Only a handful of years ago the concept of cloud-based technology would have seemed like a dream. We were familiar with cloud storage (which will be discussed in this article) but the offer of shared documents, multiple authors and untethered access seemed something for the distant future. Yet, here we are.
These technologies are, typically, driven by need and, certainly, I find that it is very convenient to be able to move from location to location and still be able to access my documents (much like you can with emails from your phone).
But, equally there is sometimes a bit of hype with technology which needs to be addressed. So, what is cloud technology, how can we get the best from it and does it meet the hype?
What’s the difference?
First, there is a difference between cloud storage and cloud technology. If you are unfamiliar with the term, cloud storage is used to describe virtual storage of documents. In much the same way you would save a document on your PC, you can save online via your storage.
There are any number of offers out there with big players being DropBox, Amazon (which comes part of any Prime account), Apple and Google. In many cases, these companies are vying for personal accounts.
Amazon is a good example of this as it is linked directly to Alexa AI, which is paired to your account. As a result, this is not a good tool for your school.
If storage is all that you are looking for then there are certain features that you should consider. Firstly, how much storage are you likely to use and does your agreement cover that?
If your school is used to taking lots of photographs or creating films, which you need to store online, you would be surprised by how quickly you can use up your allocated storage space.
Also, if you have limited broadband you may find that it takes longer than you would be comfortable with to up/down load documents.
Secondly, what levels of permissions are you able to apply? It may be that some documents you would choose to be ‘view only’ (such as policies) in order to avoid unplanned change, unintentionally or otherwise.
Bottom line, you do not have the time to be checking documents or following up accusations of change.
Finally, you should check to see how the programme is backed up. We have all made the mistake of deleting a document by mistake and you should know if there is access to some-sort of ‘history’ tab in order to retrieve a lost document.
As with any virtual office (and your ‘staff shared’ folder is not immune to this) there is a risk of intentional vandalism.
While rare, it is within the capability of any employee to delete any documentation. The worst case scenario is a disgruntled employee deleting the entire contents (which can be done surprisingly quickly and with little effort).
It’s unlikely, but this can happen and is a risk. As a result, you should consider how this is addressed in your policy.
Cloud technology takes cloud storage to the next, logical, level. It allows the user to interact directly with a document without ever having to power up a Word or PowerPoint programme on a PC.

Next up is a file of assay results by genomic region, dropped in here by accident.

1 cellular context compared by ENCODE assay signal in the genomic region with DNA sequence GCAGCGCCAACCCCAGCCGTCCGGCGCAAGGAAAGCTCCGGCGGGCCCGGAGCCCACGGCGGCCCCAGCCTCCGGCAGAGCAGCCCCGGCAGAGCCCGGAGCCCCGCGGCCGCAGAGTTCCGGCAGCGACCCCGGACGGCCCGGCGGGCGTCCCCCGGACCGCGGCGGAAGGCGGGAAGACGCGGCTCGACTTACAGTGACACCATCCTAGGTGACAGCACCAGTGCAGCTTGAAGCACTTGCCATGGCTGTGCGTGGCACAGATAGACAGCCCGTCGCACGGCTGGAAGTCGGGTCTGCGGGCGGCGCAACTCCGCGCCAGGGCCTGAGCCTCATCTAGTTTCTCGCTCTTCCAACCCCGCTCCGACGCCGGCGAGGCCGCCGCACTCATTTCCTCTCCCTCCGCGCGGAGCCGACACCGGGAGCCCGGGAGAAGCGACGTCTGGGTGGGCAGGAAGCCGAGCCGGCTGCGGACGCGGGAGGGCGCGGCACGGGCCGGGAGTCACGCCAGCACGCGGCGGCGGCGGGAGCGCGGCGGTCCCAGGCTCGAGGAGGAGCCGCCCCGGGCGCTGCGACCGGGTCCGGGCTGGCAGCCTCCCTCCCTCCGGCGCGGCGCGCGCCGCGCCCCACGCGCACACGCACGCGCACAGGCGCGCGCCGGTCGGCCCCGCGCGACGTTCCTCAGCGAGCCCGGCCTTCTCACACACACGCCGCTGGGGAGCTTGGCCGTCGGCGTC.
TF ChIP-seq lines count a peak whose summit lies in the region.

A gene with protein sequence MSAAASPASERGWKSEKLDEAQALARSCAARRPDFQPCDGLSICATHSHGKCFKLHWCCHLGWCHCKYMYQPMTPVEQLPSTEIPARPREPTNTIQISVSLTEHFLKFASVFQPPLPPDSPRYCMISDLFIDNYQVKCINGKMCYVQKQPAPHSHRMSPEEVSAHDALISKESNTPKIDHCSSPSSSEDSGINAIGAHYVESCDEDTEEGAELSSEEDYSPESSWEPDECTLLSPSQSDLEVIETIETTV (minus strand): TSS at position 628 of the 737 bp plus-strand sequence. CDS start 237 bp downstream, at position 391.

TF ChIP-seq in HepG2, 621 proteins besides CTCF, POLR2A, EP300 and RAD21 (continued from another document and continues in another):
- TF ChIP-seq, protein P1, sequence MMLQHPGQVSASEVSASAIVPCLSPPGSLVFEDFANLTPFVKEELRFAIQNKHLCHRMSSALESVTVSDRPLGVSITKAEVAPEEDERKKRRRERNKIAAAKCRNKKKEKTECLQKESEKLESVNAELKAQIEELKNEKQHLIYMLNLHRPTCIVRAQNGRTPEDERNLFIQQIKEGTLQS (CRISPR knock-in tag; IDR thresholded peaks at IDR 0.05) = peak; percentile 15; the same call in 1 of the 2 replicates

Both the programme and document are housed in a virtual world that can be accessed anywhere that has access to WiFi, much as you would with email on a smart phone or tablet.
While Microsoft have the capacity for this (within Office365) it is, arguably, Google and Apple that have the upper hand on this type of technology as it is present in all of their mobile devices which now outnumber static computers which Microsoft is traditionally reliant upon.
The advantage of these programmes is that multiple authors can interact on one document at any time. For example, you may design a CPD timetable that you wish colleagues to complete in order to discuss any clashes or gaps at your next meeting, rather than spending time populating it.
It is, in truth, quite exciting to see colleagues adding text/comments at the same time as you.
So, while exciting, there is a clear need for policy. Any policy should consider the following:
- Data protection (and by default, GDPR)
- Acceptable use
- Roles, responsibilities and permissions
- Disciplinary action
It is important to note that intentional change or deleting of documents could compromise the day-to-day running of the school and, as such, is subject to disciplinary action. Ultimately it is part of professional conduct.
Finally, there is a reality checker required when beginning to use these virtual tools. I remember distinctly the first time I enthusiastically sent out a shared document only to find, a week later, that nobody had completed it.
This led to the key question: why? In one case it was that they were nervous of using it, another couldn’t access the document and a third preferred to work on a paper document.
I underestimated both the training required and psychological change needed to move to this new approach. Colleagues were, in truth, reluctant to move to a cloud-based technology when the school was also still operating a traditional, Microsoft hard-drive.
Equally, any change is reliant upon a champion and if that champion leaves mid-change then there is a risk of collapse or stagnation.
And this is the challenge. If education was wholly reliant on cloud-based technology, like many larger organisations, then making the move would be easier as it would be the common currency that we would all be using. But it is not.
Documents shared between schools are rarely anything other than Word documents and this is perpetuated by teacher resource centres such as TES or Twinkl, who produce word-based resources, not Google or Apple versions.
It seems, that while the infrastructure exists for a ‘third way’, Microsoft will dominate for the immediate future and that converting to cloud based technology is currently still likely to remain the exception rather than the rule for schools.
Anthony David is an Executive Headteacher in North London.